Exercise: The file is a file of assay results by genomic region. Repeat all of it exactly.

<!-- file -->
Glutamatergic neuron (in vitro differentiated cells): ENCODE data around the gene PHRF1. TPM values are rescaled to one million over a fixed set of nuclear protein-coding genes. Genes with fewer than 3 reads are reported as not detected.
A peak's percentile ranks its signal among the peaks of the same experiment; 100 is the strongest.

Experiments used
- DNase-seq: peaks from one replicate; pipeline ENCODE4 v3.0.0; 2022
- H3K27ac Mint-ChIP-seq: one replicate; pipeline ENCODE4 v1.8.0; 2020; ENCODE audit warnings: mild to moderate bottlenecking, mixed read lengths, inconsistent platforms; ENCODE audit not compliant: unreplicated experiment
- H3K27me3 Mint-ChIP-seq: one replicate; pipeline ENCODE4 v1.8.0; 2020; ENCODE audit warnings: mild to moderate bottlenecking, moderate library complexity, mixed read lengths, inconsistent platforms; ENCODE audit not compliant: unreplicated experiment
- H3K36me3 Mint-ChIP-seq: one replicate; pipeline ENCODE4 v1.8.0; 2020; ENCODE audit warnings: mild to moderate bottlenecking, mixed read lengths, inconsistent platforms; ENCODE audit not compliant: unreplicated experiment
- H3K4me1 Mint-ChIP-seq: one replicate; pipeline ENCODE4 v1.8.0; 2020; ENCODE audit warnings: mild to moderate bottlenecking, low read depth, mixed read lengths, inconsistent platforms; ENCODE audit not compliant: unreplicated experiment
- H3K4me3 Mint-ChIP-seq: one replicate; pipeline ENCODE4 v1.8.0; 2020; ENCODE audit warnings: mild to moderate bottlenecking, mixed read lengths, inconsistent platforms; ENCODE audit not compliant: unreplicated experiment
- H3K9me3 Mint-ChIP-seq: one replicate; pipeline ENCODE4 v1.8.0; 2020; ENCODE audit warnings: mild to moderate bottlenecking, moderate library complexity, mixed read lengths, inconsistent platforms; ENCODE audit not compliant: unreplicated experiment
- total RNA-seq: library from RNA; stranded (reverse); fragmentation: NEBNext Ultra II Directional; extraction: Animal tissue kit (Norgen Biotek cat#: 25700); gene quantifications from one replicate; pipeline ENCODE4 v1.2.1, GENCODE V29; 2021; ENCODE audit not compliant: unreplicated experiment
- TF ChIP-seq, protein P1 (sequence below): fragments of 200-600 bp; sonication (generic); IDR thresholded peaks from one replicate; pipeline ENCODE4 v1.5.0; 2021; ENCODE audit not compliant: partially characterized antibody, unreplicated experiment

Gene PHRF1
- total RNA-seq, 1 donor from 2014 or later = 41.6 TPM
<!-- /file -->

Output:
Glutamatergic neuron (in vitro differentiated cells): ENCODE data around the gene PHRF1. TPM values are rescaled to one million over a fixed set of nuclear protein-coding genes. Genes with fewer than 3 reads are reported as not detected.
A peak's percentile ranks its signal among the peaks of the same experiment; 100 is the strongest.

Experiments used
- DNase-seq: peaks from one replicate; pipeline ENCODE4 v3.0.0; 2022
- H3K27ac Mint-ChIP-seq: one replicate; pipeline ENCODE4 v1.8.0; 2020; ENCODE audit warnings: mild to moderate bottlenecking, mixed read lengths, inconsistent platforms; ENCODE audit not compliant: unreplicated experiment
- H3K27me3 Mint-ChIP-seq: one replicate; pipeline ENCODE4 v1.8.0; 2020; ENCODE audit warnings: mild to moderate bottlenecking, moderate library complexity, mixed read lengths, inconsistent platforms; ENCODE audit not compliant: unreplicated experiment
- H3K36me3 Mint-ChIP-seq: one replicate; pipeline ENCODE4 v1.8.0; 2020; ENCODE audit warnings: mild to moderate bottlenecking, mixed read lengths, inconsistent platforms; ENCODE audit not compliant: unreplicated experiment
- H3K4me1 Mint-ChIP-seq: one replicate; pipeline ENCODE4 v1.8.0; 2020; ENCODE audit warnings: mild to moderate bottlenecking, low read depth, mixed read lengths, inconsistent platforms; ENCODE audit not compliant: unreplicated experiment
- H3K4me3 Mint-ChIP-seq: one replicate; pipeline ENCODE4 v1.8.0; 2020; ENCODE audit warnings: mild to moderate bottlenecking, mixed read lengths, inconsistent platforms; ENCODE audit not compliant: unreplicated experiment
- H3K9me3 Mint-ChIP-seq: one replicate; pipeline ENCODE4 v1.8.0; 2020; ENCODE audit warnings: mild to moderate bottlenecking, moderate library complexity, mixed read lengths, inconsistent platforms; ENCODE audit not compliant: unreplicated experiment
- total RNA-seq: library from RNA; stranded (reverse); fragmentation: NEBNext Ultra II Directional; extraction: Animal tissue kit (Norgen Biotek cat#: 25700); gene quantifications from one replicate; pipeline ENCODE4 v1.2.1, GENCODE V29; 2021; ENCODE audit not compliant: unreplicated experiment
- TF ChIP-seq, protein P1 (sequence below): fragments of 200-600 bp; sonication (generic); IDR thresholded peaks from one replicate; pipeline ENCODE4 v1.5.0; 2021; ENCODE audit not compliant: partially characterized antibody, unreplicated experiment

Gene PHRF1
- total RNA-seq, 1 donor from 2014 or later = 41.6 TPM